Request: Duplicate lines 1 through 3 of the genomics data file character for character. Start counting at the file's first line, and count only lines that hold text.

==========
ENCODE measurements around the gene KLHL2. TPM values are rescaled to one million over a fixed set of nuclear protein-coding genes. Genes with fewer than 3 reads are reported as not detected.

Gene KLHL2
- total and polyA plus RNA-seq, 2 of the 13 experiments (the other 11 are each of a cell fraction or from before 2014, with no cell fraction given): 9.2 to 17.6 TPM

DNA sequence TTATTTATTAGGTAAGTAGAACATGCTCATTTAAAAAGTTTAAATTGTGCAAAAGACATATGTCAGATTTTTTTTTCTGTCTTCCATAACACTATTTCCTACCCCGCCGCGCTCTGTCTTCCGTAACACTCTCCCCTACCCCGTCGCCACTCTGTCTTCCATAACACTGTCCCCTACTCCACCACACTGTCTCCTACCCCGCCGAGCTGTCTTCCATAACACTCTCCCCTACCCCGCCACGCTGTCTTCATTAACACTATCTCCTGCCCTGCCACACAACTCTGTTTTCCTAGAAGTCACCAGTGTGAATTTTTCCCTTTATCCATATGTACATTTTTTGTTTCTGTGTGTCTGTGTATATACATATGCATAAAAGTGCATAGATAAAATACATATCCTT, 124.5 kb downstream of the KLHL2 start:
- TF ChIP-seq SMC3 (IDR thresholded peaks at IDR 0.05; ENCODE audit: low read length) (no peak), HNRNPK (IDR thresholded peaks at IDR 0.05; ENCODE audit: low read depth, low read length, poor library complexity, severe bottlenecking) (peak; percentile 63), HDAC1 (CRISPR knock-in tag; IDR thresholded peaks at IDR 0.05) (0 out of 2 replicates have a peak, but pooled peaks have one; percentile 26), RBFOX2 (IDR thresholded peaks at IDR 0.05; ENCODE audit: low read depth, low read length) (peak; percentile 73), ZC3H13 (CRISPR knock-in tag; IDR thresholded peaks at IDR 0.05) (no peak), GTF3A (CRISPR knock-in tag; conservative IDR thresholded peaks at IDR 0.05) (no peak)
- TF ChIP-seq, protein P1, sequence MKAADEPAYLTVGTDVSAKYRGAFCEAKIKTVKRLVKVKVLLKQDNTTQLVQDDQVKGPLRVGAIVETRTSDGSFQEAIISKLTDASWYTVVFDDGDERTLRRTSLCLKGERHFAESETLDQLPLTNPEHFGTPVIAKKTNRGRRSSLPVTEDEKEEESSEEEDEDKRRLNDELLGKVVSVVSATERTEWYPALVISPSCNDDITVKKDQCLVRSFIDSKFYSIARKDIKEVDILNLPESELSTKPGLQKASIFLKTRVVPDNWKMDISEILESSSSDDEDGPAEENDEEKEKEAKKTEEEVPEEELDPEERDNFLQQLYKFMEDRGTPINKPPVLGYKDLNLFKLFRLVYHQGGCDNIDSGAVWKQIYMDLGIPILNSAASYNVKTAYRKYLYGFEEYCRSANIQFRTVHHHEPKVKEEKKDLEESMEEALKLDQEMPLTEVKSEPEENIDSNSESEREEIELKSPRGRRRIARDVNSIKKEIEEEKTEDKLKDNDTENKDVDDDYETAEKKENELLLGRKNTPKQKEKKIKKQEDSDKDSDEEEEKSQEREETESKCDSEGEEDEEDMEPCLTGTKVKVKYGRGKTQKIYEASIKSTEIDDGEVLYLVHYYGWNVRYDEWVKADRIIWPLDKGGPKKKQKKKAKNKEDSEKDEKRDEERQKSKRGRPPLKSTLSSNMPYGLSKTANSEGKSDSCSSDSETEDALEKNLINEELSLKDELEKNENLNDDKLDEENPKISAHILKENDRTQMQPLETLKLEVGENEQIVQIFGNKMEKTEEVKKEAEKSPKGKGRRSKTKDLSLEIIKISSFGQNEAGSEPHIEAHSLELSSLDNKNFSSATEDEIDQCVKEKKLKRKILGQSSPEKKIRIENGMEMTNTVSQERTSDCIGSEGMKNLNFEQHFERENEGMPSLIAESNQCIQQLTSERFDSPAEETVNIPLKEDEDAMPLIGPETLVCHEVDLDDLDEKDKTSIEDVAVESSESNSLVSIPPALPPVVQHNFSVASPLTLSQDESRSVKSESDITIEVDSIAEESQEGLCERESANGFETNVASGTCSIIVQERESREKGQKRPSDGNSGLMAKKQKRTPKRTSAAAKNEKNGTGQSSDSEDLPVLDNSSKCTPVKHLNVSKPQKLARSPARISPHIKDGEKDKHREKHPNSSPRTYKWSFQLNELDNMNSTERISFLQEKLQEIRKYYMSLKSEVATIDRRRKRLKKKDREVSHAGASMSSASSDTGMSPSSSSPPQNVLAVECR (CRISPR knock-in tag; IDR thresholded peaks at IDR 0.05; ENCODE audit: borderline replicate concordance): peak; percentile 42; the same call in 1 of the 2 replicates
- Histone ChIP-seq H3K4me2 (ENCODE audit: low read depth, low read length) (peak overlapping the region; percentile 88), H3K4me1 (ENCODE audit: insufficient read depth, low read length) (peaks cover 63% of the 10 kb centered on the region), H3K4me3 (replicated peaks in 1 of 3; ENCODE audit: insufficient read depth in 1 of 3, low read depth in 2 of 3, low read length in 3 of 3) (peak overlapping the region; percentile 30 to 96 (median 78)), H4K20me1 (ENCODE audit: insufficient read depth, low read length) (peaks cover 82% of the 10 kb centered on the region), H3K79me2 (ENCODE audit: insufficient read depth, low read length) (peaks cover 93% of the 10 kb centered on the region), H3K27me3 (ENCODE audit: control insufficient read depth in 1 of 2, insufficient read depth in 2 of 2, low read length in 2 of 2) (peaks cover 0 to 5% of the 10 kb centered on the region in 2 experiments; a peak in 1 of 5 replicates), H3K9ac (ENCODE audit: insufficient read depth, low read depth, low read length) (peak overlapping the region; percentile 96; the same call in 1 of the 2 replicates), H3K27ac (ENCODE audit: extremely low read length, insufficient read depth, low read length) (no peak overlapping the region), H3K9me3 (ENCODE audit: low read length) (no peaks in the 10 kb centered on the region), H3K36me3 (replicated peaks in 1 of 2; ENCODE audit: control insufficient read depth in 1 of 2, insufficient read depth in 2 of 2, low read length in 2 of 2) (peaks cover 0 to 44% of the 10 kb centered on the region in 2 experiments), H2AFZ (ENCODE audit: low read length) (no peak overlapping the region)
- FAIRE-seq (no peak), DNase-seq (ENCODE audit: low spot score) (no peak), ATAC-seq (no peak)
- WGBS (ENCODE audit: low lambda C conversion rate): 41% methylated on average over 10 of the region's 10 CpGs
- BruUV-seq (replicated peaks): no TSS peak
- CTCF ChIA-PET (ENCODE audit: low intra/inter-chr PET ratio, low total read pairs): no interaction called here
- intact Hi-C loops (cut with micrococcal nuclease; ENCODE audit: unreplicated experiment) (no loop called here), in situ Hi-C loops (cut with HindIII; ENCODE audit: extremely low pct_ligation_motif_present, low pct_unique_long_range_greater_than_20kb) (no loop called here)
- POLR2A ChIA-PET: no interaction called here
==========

ENCODE measurements around the gene KLHL2. TPM values are rescaled to one million over a fixed set of nuclear protein-coding genes. Genes with fewer than 3 reads are reported as not detected.

Gene KLHL2
- total and polyA plus RNA-seq, 2 of the 13 experiments (the other 11 are each of a cell fraction or from before 2014, with no cell fraction given): 9.2 to 17.6 TPM